By Caroline Price
US experts call for more selective and cautious opioid prescribing for chronic noncancer pain in primary care, because of concerns over misuse of the drugs and continued uncertainty over when and for how long they should be prescribed.
In one of a clutch of related articles in the current Annals of Family Medicine, family doctors Dr Roger Rosenblatt and Dr Mary Catlin, from the University of Washington in Seattle, assert that "opioids for chronic noncancer pain are not appropriate therapy for most patients in primary care settings". They argue that there are safer alternative approaches to opioid therapy available, such as physical therapy, cognitive behavioural therapy, and treatment of co-occurring psychiatric illness.
A team led by Dr Mark Sullivan, also from the University of Washington, reports research showing that patients with moderate or severe depression, without any history of other substance misuse, are more likely than nondepressed patients to misuse opioid medications for nonpain symptoms, such as stress or insomnia. And even mildly depressed patients are more likely than those without depression to use higher doses of opioids than prescribed.
Dr John Zweifler from the University of California, San Francisco, meanwhile argues that opioids should only be initiated upon objective evidence of severe disease. But Rosenblatt and Catlin warn that the original trigger of chronic pain may no longer exist or be impossible to determine - and that sophisticated imaging techniques may lead to as many false-negative and false-positive diagnoses as the "much-maligned" visual analog pain scale.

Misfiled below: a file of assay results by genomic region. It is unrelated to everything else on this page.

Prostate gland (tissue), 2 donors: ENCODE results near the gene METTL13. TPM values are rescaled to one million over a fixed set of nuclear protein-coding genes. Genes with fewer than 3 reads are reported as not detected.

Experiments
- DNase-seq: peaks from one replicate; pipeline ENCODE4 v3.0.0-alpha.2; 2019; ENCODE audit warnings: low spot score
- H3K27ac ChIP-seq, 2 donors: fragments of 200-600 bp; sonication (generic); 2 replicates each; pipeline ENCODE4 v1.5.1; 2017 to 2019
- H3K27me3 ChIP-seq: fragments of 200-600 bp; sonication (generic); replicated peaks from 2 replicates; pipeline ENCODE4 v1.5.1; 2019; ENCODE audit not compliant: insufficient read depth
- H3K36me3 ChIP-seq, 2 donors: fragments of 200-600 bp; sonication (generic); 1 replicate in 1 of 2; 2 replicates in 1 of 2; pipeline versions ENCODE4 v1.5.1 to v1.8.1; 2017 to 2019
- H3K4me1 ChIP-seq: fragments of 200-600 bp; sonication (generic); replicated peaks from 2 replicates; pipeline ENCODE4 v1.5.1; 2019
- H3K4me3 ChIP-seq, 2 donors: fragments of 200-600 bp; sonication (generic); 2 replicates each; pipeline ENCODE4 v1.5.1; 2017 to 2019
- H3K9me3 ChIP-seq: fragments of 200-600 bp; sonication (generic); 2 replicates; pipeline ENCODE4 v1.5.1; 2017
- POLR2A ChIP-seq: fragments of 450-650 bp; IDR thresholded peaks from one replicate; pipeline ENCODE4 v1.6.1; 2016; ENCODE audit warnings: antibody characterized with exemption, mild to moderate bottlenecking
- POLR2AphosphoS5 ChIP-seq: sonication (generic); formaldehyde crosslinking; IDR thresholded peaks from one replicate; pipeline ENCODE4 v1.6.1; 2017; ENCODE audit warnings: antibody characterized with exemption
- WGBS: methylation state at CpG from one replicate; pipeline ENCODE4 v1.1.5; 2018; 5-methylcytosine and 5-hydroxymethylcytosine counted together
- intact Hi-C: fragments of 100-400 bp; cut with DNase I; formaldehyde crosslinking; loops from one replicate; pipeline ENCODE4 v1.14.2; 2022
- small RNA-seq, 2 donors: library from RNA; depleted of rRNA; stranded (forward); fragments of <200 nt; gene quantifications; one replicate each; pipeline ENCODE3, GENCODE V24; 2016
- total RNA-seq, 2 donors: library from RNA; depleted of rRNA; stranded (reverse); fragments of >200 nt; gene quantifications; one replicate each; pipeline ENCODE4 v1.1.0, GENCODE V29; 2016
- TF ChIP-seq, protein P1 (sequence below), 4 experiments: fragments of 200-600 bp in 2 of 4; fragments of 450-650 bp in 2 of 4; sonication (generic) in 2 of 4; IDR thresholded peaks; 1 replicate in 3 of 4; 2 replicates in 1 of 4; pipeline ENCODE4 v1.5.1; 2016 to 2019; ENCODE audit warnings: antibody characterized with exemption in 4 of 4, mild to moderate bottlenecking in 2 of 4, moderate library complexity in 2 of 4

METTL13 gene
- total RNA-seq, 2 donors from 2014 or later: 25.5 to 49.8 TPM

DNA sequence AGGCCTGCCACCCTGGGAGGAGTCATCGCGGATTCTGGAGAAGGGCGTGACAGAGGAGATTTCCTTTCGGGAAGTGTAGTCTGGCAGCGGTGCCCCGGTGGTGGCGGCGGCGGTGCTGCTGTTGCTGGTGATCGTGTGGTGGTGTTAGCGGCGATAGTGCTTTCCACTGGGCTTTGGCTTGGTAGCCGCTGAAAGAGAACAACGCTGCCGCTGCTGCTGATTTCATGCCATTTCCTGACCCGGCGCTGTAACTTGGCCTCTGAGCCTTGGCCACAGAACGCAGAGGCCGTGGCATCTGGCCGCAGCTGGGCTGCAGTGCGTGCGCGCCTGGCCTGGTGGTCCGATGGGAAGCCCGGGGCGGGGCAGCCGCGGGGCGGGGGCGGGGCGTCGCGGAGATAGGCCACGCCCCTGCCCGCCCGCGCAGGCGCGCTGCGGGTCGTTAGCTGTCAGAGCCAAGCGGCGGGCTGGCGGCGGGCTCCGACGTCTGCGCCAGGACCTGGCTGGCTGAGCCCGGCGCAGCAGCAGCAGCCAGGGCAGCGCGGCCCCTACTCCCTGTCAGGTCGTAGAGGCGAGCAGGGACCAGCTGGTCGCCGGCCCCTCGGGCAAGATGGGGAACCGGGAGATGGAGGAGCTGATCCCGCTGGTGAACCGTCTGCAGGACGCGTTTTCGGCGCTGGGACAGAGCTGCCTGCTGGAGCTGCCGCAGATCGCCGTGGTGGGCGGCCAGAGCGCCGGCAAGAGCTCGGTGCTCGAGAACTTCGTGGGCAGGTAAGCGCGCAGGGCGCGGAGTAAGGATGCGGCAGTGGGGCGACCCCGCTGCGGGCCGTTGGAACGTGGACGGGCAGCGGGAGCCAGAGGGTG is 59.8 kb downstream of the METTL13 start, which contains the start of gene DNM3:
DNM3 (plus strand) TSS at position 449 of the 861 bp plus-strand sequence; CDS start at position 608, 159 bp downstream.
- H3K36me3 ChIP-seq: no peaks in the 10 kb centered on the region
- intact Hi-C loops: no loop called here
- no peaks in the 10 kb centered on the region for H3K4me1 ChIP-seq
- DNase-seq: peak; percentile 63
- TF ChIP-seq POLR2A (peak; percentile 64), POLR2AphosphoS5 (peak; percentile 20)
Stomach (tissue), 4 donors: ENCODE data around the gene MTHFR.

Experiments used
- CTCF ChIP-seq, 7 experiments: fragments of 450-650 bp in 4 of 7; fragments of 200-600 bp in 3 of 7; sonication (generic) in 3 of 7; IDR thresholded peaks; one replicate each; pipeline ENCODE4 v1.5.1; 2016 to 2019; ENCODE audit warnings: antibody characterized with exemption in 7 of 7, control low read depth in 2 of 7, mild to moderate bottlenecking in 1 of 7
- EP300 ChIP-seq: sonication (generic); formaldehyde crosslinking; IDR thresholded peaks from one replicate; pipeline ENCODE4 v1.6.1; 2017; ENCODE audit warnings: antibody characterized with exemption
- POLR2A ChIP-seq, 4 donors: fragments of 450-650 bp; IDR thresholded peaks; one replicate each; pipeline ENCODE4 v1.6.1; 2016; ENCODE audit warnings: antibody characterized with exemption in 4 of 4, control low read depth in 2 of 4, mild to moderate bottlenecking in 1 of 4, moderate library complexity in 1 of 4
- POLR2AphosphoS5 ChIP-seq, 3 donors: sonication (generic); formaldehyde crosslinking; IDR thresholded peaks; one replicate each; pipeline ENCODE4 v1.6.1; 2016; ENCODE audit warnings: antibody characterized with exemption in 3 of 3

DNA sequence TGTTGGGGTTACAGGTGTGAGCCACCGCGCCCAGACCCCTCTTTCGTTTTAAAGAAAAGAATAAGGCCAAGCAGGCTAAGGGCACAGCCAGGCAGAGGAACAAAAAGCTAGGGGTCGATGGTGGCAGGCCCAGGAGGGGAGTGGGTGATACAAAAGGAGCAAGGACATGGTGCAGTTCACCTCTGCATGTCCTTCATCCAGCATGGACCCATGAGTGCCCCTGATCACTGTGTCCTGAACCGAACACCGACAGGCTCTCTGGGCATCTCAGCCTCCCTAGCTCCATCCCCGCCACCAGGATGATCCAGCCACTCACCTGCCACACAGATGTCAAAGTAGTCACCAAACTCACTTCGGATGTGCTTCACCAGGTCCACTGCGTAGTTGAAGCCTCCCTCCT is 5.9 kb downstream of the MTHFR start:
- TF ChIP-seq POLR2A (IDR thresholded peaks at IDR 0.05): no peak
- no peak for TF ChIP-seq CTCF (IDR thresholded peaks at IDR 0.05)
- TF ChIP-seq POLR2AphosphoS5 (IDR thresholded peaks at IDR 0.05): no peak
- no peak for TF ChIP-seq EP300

Finally, Dr Michael Von Korff, from the Group Health Research Institute in Seattle, points out that guidelines on long-term use of opioids produced by palliative care specialists and "based almost entirely on expert opinion" have been generalised to primary care practice without proper evaluation.
"As the pendulum swings in the direction of more selective and conservative opioid prescribing, it is critical that primary care physicians take the leading role in defining how, when, and for whom opioids should be used in long-term management of chronic pain," concludes Dr Von Korff.
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